By Barani Krishnan
Investing.com – Crude prices jumped 5% on Wednesday, their most in six weeks, as the European Union said it will completely stop purchasing oil from Russia by the end of the year — renewing the focus on supply in a market where there just does not seem enough barrels to make up for projected demand.
Brent crude, the London-traded global benchmark for oil, settled up $5.17, or 4.9%, at $110.14 a barrel.
New York-traded West Texas Intermediate, or WTI, the benchmark for U.S. crude, settled up $5.40, or 5.3%, at $107.81.
Oil markets started the week on a fragile foot, almost breaking the key $100 per barrel support, on worries about China’s latest Covid situation and how its economic fallout from there could impact demand for crude from the world’s largest importer of the commodity. Also weighing on oil then were concerns that the Federal Reserve was about to embark on a series of heavy rate hikes that could send the US economy into recession.
But European Commission President Ursula von der Leyen’s proposal for a phased oil embargo on Russia over its war in Ukraine, and sanctioning of Moscow’s top bank, put crude prices back in positive territory by Wednesday.
The Fed’s 50-basis, or quarter-percentage, point hike announced on Wednesday — its highest in two decades — also did little to ruffle the oil market, with the central bank’s chairman Jerome Powell assuring that the economy was in good standing and nowhere near to a recession.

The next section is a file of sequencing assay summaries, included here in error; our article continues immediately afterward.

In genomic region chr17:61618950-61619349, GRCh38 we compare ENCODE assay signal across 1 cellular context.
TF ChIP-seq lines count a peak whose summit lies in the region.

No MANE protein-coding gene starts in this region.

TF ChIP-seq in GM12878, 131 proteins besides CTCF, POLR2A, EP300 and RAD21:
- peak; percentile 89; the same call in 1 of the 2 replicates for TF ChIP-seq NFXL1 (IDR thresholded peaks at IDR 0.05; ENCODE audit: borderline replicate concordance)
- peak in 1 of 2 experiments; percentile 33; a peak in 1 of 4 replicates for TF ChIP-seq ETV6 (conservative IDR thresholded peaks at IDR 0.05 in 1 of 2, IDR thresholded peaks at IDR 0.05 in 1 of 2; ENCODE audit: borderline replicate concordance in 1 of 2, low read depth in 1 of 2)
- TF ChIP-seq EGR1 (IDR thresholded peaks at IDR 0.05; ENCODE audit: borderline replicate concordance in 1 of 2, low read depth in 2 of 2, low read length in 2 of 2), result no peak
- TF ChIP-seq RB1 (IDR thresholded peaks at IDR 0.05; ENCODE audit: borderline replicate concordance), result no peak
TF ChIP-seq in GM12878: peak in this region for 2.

Traders said the gains in crude oil were likely to continue as the market turns its full attention to Thursday’s monthly meeting of global oil alliance OPEC+, which is determined to keep a barrel at or above $100.
OPEC+ has managed to push crude prices up at each of its meetings over the past year by offering a meager hike of 400,000 barrels per day in monthly production to a market where demand is well above, after the disruptions caused by Covid 2020. On top of that, the alliance, made up of 23 oil-exporting nations that include Saudi Arabia and Russia, has fallen short on its production pledges over the past year, adding to the rally in crude.
Weekly inventory data from the Energy Information Administration showing a surprise crude build for last week hit WTI briefly, though the bearish impact soon evaporated on numbers showing the U.S. emergency crude reserve having fallen to 21 years low as the Biden administration continued to release oil from there to a supply-starved market.
Notwithstanding crude’s renewed fervor to the upside, analysts said prices had to break beyond the $120 resistance for Brent and $115 for WTI to enter new bullish territory.
“In the bigger picture Brent crude is still in a broader $100 to $120 range and WTI in a $95 to $115,” said Jeffrey Halley, head of Asia Pacific research at online trading platform OANDA. “Only a weekly close above or below those levels signals a new directional move.”